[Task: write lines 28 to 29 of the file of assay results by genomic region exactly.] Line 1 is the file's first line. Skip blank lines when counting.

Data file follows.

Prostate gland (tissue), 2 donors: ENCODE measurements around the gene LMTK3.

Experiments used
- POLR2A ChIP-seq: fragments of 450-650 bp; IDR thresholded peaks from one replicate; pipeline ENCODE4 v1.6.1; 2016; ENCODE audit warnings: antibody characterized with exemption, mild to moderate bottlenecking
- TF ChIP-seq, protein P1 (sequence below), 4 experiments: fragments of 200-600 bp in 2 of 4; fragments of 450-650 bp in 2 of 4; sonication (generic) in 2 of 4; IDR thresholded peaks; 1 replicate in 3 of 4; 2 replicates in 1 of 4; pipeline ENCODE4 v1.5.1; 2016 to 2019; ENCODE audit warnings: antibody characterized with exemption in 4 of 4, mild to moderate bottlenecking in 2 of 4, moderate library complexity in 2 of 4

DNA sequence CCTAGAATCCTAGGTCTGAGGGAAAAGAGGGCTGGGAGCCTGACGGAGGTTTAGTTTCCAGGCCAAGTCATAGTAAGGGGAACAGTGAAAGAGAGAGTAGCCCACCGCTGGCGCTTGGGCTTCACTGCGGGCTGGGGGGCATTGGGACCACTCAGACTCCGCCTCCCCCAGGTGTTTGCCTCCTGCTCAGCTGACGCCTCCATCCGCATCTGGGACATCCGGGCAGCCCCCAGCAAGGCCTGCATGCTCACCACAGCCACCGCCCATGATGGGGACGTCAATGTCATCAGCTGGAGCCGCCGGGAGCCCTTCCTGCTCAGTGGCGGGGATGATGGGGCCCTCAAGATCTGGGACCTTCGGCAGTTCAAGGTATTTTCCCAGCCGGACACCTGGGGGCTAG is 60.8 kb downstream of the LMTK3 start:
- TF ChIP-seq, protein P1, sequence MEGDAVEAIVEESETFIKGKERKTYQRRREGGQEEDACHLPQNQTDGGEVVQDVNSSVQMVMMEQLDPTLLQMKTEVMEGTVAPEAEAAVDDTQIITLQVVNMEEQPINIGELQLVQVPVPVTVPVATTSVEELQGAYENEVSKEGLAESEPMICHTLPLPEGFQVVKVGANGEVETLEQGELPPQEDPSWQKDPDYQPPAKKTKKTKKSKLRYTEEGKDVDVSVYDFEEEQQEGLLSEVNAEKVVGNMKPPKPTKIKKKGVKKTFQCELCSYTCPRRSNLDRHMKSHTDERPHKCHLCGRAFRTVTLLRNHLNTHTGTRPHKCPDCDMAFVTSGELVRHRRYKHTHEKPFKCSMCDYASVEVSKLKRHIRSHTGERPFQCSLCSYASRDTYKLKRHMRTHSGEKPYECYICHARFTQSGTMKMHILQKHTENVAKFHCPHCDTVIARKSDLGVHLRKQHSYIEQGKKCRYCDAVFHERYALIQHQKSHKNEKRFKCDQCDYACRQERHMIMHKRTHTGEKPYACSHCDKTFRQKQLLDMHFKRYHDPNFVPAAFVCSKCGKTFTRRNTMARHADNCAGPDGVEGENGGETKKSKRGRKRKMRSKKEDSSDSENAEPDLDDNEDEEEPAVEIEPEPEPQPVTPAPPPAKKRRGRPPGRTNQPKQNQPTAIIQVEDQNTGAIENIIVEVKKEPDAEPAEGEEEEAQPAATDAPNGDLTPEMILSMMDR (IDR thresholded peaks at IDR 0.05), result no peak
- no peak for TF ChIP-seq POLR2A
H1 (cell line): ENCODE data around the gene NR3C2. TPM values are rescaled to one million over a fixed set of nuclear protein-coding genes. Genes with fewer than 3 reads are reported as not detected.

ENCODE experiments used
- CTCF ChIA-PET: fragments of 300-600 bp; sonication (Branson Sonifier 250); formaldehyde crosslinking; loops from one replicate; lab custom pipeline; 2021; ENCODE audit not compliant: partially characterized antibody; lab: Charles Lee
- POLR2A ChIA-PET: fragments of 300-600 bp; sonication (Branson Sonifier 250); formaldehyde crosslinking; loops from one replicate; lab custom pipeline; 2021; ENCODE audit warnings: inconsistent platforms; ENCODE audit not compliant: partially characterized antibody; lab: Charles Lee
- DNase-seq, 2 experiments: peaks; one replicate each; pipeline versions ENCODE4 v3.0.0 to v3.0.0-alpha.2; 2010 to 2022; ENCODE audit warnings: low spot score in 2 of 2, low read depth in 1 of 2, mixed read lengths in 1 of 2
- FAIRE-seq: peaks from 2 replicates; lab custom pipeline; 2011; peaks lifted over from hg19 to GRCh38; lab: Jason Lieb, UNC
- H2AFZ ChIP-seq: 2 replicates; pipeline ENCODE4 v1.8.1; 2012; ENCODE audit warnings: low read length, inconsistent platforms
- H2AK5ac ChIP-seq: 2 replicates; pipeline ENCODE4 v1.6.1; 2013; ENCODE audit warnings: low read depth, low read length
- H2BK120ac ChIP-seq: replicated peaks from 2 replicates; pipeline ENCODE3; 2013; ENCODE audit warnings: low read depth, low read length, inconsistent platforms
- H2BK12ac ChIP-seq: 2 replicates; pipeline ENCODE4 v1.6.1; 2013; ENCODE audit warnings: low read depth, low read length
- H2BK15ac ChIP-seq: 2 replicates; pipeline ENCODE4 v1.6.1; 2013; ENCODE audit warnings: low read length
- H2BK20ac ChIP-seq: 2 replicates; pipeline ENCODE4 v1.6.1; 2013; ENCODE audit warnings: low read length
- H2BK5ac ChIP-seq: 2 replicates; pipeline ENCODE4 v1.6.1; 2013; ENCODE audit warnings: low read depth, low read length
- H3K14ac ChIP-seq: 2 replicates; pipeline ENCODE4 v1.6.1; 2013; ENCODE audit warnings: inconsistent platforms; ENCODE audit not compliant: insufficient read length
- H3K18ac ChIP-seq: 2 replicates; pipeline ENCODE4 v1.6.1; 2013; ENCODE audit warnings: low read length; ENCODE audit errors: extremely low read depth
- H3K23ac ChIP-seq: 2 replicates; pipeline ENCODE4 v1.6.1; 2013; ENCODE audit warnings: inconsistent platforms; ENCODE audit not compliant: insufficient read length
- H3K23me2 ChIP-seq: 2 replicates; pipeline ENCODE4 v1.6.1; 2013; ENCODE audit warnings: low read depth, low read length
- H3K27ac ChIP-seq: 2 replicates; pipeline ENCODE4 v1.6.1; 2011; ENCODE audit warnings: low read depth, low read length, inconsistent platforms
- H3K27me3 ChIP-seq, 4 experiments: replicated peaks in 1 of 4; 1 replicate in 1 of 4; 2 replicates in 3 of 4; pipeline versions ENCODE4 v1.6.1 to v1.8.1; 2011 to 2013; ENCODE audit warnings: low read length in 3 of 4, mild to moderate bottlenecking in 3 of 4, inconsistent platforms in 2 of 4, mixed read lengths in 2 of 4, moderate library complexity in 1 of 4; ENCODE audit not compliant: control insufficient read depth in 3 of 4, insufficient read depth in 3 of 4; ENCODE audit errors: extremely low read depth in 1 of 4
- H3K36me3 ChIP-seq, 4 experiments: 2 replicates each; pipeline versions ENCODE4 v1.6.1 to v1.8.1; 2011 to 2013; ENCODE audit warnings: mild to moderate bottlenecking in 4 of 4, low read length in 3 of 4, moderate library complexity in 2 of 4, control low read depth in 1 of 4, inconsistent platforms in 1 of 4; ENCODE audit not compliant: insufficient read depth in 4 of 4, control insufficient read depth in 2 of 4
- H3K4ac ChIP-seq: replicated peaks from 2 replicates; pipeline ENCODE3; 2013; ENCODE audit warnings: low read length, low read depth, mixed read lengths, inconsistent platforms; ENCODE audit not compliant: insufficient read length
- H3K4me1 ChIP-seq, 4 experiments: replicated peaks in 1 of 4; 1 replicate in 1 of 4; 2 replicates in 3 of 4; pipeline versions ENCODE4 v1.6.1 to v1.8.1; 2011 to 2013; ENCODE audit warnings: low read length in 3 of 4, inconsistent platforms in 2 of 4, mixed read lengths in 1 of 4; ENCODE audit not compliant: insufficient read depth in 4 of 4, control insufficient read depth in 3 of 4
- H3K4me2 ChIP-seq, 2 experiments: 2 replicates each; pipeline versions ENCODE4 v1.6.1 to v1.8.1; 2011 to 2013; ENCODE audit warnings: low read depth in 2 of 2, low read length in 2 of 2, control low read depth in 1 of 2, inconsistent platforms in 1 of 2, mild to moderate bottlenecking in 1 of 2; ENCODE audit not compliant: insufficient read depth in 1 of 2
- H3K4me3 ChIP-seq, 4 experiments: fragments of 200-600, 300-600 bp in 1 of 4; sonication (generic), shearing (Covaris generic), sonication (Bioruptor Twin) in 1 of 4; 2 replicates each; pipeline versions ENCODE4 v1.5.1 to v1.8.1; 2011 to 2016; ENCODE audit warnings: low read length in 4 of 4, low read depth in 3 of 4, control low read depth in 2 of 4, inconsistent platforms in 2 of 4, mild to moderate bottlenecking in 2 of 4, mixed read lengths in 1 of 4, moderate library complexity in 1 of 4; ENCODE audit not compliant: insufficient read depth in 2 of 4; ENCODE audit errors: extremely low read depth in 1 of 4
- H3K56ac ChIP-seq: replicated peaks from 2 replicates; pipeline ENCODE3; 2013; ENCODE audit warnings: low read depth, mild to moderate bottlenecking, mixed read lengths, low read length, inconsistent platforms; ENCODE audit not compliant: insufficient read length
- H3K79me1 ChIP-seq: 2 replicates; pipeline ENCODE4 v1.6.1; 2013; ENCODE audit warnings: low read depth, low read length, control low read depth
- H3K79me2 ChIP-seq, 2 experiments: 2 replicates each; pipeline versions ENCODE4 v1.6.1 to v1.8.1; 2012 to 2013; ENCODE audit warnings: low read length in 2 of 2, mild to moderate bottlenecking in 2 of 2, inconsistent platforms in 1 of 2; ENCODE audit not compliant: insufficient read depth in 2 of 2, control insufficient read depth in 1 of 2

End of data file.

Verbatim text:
- H3K4ac ChIP-seq: replicated peaks from 2 replicates; pipeline ENCODE3; 2013; ENCODE audit warnings: low read length, low read depth, mixed read lengths, inconsistent platforms; ENCODE audit not compliant: insufficient read length
- H3K4me1 ChIP-seq, 4 experiments: replicated peaks in 1 of 4; 1 replicate in 1 of 4; 2 replicates in 3 of 4; pipeline versions ENCODE4 v1.6.1 to v1.8.1; 2011 to 2013; ENCODE audit warnings: low read length in 3 of 4, inconsistent platforms in 2 of 4, mixed read lengths in 1 of 4; ENCODE audit not compliant: insufficient read depth in 4 of 4, control insufficient read depth in 3 of 4